In my experience this is commonly overlooked by many trainers and even many veterinarians. Too often, we leap to assumptions that the dog is ” very dominant”,  “just shy” or “fearful and reactive” or some other personality trait we label them with when the fact is there IS something physically wrong at the root of it all. A blood chem panel, a Complete thyroid test, a physical and gait analysis are just a few of the things to look for when evaluating many behavioral problems. Quite often dog-dog aggression has some root in past injury to the hind quarters that leads to the dog learning protectiveness when approached by other dogs. I’ve also seen tail chasing, OCD behavior resolve when the dog has realignment of the spine through chiropractic adjustments.

I’ve seen dogs labeled with “unprovoked human aggressive” behavior who are suffering ear or mouth infections that likely create such discomfort it is no wonder they bite someone who has tried to pet them. We’ve found dogs labeled by other trainers as “stubborn” to have Lyme disease with titers so high I can only assume their reluctance to do as told lies in the fact they are indeed in pain and have sore muscles. Shyness, odd fear reactions, unprovoked aggression problems, are just a few of the host of behavioral issues that can be related to thyroid disease, which according to Dr. Jean Dodds, a leading researcher in the field,  is often under diagnosed. Our dogs are not good at telling us they don’t feel well, at least not until the problem is so severe that it  becomes readily apparent. We need to be better detectives at exploring the possible underlying causes to some of these problems.

What I LOVE about training with an e-collar is that it is a fabulous tool that can truly enhance a relationship by supporting a solid training plan. What I HATE about promoting the use of an e-collar is when people jump to conclusions that they just have a bad dog and thus need to run to the store and purchase an electronic collar so they can take it home to “show the dog who’s boss”. That mindset needs to change. Do your dog a favor when you run into problems, hire a real professional who will help you rule out underlying causes and set you on the path of a solid training plan so you can build a better relationship together.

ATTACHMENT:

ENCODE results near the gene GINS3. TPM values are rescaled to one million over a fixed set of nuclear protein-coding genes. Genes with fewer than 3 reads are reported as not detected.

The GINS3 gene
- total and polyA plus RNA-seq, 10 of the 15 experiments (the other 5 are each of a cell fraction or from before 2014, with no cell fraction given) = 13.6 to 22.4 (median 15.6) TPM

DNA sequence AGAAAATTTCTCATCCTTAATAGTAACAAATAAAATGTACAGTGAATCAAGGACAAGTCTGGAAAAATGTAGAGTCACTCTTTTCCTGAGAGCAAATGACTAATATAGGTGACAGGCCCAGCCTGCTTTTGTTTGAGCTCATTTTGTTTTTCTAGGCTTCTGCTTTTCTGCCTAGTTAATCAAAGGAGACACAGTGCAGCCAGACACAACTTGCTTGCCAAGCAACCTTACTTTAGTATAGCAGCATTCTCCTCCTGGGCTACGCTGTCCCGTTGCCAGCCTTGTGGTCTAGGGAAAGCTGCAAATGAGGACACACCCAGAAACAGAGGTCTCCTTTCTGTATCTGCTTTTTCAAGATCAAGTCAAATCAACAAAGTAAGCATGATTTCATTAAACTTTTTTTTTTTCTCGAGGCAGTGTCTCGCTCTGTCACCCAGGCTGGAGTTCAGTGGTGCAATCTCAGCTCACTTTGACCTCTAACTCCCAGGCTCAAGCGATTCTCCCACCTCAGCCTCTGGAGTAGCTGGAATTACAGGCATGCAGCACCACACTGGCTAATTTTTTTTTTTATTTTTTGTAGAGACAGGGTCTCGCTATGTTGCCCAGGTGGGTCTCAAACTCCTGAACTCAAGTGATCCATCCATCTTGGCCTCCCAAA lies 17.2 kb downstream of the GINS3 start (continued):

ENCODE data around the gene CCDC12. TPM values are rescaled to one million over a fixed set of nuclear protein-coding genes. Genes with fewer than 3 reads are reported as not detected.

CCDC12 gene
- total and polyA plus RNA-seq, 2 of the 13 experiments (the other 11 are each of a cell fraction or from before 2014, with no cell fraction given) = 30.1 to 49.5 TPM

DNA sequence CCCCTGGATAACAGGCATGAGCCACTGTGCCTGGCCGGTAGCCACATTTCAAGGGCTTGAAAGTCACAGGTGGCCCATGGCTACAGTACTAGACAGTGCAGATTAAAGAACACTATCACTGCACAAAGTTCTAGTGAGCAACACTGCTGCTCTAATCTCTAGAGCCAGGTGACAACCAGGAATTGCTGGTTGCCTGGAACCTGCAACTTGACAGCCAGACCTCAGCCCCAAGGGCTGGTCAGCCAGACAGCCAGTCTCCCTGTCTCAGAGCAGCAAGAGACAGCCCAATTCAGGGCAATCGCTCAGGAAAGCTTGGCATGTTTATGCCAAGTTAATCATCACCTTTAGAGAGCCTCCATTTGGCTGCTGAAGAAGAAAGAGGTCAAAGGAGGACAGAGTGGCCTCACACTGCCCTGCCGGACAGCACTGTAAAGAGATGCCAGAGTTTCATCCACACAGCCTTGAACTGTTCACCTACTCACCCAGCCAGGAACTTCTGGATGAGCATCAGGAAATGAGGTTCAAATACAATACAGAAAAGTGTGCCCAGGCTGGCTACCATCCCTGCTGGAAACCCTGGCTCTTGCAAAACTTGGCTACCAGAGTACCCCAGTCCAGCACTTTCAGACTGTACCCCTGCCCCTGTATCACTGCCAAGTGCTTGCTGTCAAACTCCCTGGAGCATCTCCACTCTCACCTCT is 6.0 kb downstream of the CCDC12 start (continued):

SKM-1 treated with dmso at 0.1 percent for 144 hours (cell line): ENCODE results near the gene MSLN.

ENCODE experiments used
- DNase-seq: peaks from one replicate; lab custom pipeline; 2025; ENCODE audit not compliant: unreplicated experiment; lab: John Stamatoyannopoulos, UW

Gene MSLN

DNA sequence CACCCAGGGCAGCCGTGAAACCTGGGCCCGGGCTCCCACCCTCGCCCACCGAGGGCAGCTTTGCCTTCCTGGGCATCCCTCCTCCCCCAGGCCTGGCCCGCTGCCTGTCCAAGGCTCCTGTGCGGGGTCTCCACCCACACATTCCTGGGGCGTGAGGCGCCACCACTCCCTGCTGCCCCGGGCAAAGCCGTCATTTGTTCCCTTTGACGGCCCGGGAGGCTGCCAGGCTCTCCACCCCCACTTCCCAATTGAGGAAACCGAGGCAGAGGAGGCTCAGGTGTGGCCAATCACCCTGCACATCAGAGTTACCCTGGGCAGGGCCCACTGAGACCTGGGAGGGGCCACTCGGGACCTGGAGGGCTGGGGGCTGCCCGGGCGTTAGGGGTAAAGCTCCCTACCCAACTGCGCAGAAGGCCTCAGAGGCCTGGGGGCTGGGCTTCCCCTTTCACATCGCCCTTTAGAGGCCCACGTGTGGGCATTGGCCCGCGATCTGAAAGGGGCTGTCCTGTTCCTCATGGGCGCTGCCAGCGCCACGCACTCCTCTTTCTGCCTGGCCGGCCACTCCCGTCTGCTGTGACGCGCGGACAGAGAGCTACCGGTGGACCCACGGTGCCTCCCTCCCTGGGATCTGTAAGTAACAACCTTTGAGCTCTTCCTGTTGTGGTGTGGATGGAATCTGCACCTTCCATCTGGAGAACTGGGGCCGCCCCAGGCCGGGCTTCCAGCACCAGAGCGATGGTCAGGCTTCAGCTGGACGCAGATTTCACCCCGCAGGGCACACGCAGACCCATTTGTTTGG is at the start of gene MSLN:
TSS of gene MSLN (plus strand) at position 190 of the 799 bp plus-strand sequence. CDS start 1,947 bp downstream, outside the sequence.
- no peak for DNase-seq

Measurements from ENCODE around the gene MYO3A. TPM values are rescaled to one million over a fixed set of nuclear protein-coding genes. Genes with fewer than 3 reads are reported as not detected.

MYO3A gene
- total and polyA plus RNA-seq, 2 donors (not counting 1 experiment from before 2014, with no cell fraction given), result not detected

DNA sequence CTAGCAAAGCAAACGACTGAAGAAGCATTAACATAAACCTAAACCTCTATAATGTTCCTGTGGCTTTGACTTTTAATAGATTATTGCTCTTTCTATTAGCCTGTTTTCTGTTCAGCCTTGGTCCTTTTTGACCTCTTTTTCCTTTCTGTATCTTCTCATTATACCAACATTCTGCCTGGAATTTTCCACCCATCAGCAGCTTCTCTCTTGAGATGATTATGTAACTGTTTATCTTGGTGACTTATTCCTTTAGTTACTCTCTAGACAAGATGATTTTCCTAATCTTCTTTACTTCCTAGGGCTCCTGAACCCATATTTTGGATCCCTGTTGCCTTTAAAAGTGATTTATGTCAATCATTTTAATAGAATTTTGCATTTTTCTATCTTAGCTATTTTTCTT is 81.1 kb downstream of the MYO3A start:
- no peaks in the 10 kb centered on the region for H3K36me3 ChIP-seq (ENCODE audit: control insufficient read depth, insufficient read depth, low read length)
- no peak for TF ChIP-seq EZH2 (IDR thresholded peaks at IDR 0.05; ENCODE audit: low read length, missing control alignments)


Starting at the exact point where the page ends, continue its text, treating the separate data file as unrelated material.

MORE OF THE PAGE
Whether it is a head halter, a clicker, a handful of treats, a leash, a prong collar, an electronic dog training collar, or a piece of rope…it is the tool between your two ears that is the most important, use it well.

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2 comments

  1. I just had a client who’s dog steals food from them boldly off their counter and out of their hands. Dog’s been on a veterinarian recommended food whose first ingredient is starch basically from 4 months old and is now 2. This is a great article to share with her. It just reinforces my thoughts and evaluation of her dog. Thanks Robin!

    • Hi Katy, It is a big job to help owners understand a dog’s nutritional needs and unfortunate that a good many DVM’s only repeat what they were taught through a program of indoctrination by Hills Science Diet. :-( One of the most simplistic things I tell clients is “If 2 of the first 3 ingredients on the food panel are not meat, do not buy the product”. Dogs are primarily carnivores. How often do you see wolves, dingos, coyotes etc. eating grains in the field on a routine basis? They get small amounts of carbs from the stomach contents of their kill, beyond that they eat muscle and organ meats. Our domestic dogs are essentially the same. Selective breeding and evolution has not changed the stomach and digestive system so much that they can thrive on grain based products.